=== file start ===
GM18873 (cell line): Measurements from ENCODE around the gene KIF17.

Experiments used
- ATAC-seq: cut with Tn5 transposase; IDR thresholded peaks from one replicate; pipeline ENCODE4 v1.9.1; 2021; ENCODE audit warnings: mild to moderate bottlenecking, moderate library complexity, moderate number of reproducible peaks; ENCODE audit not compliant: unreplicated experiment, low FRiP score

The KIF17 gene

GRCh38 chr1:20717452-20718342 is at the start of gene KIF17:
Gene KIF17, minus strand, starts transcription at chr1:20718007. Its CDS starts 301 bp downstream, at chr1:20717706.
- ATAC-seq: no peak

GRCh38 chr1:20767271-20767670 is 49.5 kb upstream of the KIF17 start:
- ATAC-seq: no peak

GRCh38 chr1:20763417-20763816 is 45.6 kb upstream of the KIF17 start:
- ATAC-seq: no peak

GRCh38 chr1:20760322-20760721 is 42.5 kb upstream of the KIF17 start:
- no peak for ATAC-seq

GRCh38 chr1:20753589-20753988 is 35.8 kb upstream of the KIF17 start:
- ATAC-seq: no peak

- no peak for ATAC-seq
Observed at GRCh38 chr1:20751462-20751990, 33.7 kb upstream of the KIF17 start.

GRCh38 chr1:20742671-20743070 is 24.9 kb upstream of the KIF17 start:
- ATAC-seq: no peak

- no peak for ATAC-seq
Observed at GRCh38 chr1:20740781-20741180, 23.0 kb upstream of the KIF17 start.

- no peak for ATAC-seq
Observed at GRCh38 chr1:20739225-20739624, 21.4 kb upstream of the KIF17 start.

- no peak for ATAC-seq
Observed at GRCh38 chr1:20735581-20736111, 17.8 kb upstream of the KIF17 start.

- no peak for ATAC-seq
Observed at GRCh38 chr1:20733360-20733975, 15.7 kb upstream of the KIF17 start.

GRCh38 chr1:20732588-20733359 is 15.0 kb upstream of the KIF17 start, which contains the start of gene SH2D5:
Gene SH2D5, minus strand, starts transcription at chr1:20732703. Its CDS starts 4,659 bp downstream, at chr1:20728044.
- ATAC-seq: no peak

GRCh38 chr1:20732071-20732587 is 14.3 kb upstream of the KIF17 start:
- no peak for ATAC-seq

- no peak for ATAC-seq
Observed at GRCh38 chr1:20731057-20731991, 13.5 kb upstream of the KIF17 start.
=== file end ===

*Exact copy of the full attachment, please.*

GM18873 (cell line): Measurements from ENCODE around the gene KIF17.

Experiments used
- ATAC-seq: cut with Tn5 transposase; IDR thresholded peaks from one replicate; pipeline ENCODE4 v1.9.1; 2021; ENCODE audit warnings: mild to moderate bottlenecking, moderate library complexity, moderate number of reproducible peaks; ENCODE audit not compliant: unreplicated experiment, low FRiP score

The KIF17 gene

GRCh38 chr1:20717452-20718342 is at the start of gene KIF17:
Gene KIF17, minus strand, starts transcription at chr1:20718007. Its CDS starts 301 bp downstream, at chr1:20717706.
- ATAC-seq: no peak

GRCh38 chr1:20767271-20767670 is 49.5 kb upstream of the KIF17 start:
- ATAC-seq: no peak

GRCh38 chr1:20763417-20763816 is 45.6 kb upstream of the KIF17 start:
- ATAC-seq: no peak

GRCh38 chr1:20760322-20760721 is 42.5 kb upstream of the KIF17 start:
- no peak for ATAC-seq

GRCh38 chr1:20753589-20753988 is 35.8 kb upstream of the KIF17 start:
- ATAC-seq: no peak

- no peak for ATAC-seq
Observed at GRCh38 chr1:20751462-20751990, 33.7 kb upstream of the KIF17 start.

GRCh38 chr1:20742671-20743070 is 24.9 kb upstream of the KIF17 start:
- ATAC-seq: no peak

- no peak for ATAC-seq
Observed at GRCh38 chr1:20740781-20741180, 23.0 kb upstream of the KIF17 start.

- no peak for ATAC-seq
Observed at GRCh38 chr1:20739225-20739624, 21.4 kb upstream of the KIF17 start.

- no peak for ATAC-seq
Observed at GRCh38 chr1:20735581-20736111, 17.8 kb upstream of the KIF17 start.

- no peak for ATAC-seq
Observed at GRCh38 chr1:20733360-20733975, 15.7 kb upstream of the KIF17 start.

GRCh38 chr1:20732588-20733359 is 15.0 kb upstream of the KIF17 start, which contains the start of gene SH2D5:
Gene SH2D5, minus strand, starts transcription at chr1:20732703. Its CDS starts 4,659 bp downstream, at chr1:20728044.
- ATAC-seq: no peak

GRCh38 chr1:20732071-20732587 is 14.3 kb upstream of the KIF17 start:
- no peak for ATAC-seq

- no peak for ATAC-seq
Observed at GRCh38 chr1:20731057-20731991, 13.5 kb upstream of the KIF17 start.